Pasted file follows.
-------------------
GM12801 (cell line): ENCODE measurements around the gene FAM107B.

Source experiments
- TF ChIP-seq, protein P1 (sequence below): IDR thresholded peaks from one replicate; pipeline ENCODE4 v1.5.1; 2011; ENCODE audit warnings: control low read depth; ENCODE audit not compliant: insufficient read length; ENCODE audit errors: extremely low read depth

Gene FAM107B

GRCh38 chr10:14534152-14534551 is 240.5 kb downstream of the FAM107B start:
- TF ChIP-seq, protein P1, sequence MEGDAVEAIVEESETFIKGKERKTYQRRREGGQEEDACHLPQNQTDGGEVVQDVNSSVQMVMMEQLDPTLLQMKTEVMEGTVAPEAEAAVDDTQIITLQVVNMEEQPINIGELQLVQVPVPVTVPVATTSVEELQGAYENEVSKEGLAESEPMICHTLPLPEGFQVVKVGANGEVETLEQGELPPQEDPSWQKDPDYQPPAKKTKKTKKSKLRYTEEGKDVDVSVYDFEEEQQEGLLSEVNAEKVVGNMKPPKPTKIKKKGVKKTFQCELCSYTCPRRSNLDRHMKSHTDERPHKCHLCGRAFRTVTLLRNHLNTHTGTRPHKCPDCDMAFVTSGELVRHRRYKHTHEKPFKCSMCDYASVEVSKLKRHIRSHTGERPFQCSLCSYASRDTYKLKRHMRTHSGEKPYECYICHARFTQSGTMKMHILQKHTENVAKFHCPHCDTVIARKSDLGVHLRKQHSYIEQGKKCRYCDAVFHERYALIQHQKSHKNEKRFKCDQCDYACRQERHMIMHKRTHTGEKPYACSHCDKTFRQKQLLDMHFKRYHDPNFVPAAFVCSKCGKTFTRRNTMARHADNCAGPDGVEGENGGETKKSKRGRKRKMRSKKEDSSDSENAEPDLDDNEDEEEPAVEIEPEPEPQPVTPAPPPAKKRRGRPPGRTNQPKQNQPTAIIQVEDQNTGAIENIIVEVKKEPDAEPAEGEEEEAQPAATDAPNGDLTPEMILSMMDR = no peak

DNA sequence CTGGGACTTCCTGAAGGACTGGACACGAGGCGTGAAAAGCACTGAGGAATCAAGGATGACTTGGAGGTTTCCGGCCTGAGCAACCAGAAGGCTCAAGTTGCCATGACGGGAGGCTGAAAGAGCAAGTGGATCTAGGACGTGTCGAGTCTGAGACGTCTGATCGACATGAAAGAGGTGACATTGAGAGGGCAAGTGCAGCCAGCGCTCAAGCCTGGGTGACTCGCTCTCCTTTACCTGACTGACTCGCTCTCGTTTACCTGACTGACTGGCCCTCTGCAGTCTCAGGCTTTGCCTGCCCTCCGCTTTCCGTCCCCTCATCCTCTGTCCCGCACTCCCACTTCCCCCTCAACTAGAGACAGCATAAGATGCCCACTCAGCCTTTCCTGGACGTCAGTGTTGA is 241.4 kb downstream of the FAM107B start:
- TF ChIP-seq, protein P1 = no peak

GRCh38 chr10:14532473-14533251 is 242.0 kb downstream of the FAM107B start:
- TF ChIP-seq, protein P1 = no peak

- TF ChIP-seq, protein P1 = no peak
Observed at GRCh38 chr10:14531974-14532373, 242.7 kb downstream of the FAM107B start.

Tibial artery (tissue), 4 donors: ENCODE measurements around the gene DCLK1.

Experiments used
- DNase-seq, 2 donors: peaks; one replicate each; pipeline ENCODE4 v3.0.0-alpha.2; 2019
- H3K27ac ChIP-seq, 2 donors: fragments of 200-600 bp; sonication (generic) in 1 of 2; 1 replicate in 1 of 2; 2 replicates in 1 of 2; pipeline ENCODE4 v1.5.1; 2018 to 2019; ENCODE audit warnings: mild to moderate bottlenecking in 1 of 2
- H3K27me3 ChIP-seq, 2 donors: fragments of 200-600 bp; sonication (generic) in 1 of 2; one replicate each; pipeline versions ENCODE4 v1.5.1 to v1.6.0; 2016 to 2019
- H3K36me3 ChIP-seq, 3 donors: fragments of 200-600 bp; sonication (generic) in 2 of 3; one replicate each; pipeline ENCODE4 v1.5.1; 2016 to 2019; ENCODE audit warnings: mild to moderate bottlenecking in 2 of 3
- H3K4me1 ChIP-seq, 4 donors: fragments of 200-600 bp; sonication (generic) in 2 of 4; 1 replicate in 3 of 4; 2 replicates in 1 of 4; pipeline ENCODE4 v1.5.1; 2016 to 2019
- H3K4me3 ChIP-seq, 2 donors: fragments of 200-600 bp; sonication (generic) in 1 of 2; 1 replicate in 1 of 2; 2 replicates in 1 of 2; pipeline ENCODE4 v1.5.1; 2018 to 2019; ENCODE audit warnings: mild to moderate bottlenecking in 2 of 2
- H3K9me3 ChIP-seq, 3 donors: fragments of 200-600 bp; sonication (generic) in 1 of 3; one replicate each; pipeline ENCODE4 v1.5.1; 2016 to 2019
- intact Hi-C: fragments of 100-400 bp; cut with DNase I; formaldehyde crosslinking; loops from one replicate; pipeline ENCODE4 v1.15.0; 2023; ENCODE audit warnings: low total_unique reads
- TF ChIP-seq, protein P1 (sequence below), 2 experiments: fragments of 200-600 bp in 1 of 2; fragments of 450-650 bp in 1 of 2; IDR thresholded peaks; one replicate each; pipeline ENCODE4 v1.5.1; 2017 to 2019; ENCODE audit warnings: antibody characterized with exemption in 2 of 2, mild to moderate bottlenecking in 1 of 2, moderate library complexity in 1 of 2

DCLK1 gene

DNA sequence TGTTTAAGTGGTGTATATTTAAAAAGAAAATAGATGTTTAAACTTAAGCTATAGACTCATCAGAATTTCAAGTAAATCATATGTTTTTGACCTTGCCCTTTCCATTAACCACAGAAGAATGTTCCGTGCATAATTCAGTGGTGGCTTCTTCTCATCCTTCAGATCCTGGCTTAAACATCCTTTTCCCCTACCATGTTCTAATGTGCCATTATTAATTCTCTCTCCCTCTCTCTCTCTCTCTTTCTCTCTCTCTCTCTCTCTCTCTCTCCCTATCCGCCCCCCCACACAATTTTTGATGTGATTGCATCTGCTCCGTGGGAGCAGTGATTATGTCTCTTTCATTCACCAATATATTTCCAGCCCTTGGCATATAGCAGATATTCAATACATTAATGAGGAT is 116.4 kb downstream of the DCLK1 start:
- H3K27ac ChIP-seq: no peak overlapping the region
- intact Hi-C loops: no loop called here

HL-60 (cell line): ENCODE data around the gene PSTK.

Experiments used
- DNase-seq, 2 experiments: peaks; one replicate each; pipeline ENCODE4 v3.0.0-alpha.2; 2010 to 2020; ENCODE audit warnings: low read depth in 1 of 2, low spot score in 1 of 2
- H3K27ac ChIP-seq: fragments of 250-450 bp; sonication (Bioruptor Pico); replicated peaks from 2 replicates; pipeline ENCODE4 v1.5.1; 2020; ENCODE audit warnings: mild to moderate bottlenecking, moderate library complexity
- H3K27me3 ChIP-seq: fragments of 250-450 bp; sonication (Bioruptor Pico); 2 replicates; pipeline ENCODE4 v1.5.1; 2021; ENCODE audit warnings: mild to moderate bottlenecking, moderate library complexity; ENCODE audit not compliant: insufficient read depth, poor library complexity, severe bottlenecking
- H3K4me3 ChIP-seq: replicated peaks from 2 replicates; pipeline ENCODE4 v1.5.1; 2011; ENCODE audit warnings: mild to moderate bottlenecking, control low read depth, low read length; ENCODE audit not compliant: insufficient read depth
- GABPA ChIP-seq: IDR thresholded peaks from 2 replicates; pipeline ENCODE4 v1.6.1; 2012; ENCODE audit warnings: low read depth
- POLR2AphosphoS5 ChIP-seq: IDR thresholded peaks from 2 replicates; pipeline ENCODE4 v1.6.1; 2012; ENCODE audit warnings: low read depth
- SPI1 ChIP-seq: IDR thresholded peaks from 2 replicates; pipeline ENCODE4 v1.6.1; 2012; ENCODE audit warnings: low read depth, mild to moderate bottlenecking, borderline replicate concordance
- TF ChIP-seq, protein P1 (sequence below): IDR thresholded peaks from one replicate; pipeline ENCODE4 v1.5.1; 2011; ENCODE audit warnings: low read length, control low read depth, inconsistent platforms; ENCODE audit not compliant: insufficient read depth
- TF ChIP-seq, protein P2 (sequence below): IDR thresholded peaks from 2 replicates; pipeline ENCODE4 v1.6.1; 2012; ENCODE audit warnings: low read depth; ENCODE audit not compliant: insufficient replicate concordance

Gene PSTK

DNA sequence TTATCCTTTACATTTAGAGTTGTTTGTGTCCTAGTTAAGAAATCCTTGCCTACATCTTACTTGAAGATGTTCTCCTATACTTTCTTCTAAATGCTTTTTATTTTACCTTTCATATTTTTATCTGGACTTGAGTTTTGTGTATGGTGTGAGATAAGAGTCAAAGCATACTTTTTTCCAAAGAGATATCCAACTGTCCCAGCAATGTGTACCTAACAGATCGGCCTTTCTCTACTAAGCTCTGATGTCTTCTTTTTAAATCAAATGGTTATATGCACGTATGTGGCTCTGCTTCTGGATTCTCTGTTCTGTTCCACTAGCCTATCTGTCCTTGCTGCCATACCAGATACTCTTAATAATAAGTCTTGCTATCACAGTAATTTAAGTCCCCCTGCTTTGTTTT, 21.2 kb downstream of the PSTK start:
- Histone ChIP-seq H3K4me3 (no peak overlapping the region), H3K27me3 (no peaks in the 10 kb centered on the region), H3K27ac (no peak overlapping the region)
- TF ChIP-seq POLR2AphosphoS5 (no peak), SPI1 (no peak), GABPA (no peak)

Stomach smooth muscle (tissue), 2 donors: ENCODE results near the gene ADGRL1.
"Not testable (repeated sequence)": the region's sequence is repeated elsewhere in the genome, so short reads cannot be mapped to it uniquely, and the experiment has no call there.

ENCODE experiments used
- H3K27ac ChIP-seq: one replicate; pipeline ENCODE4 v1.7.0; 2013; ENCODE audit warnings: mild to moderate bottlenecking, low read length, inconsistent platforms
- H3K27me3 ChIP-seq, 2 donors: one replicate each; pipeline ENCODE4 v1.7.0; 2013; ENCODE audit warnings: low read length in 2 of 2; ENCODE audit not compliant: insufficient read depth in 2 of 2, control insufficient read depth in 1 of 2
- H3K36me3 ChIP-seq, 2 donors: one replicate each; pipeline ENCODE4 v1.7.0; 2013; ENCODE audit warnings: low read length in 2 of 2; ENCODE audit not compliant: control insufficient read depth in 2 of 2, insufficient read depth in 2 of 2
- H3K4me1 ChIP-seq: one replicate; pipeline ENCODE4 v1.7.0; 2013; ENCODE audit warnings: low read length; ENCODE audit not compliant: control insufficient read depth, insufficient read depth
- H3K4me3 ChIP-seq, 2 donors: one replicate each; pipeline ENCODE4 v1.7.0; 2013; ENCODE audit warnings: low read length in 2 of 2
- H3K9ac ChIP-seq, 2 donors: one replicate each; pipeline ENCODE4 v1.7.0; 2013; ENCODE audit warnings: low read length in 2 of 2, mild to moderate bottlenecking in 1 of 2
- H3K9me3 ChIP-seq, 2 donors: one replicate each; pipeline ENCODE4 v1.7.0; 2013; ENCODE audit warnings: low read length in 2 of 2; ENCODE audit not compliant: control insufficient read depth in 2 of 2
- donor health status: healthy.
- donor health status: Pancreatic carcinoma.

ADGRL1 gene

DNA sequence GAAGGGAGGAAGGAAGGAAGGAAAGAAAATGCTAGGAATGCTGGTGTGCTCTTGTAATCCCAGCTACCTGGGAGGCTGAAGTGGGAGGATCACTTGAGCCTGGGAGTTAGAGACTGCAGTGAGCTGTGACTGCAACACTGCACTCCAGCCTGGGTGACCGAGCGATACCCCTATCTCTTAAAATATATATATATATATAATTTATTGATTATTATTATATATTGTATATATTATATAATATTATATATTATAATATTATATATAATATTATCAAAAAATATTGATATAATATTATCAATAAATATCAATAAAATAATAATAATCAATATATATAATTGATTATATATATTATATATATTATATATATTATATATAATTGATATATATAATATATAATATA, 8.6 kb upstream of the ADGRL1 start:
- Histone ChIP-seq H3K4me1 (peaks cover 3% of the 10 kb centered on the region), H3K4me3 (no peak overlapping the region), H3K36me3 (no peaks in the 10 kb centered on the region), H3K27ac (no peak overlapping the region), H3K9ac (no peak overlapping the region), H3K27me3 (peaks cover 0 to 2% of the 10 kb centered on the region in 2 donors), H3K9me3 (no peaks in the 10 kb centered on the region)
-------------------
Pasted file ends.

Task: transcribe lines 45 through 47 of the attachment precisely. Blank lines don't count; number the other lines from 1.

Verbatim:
ENCODE experiments used
- H3K27ac ChIP-seq: one replicate; pipeline ENCODE4 v1.7.0; 2013; ENCODE audit warnings: mild to moderate bottlenecking, low read length, inconsistent platforms
- H3K27me3 ChIP-seq, 2 donors: one replicate each; pipeline ENCODE4 v1.7.0; 2013; ENCODE audit warnings: low read length in 2 of 2; ENCODE audit not compliant: insufficient read depth in 2 of 2, control insufficient read depth in 1 of 2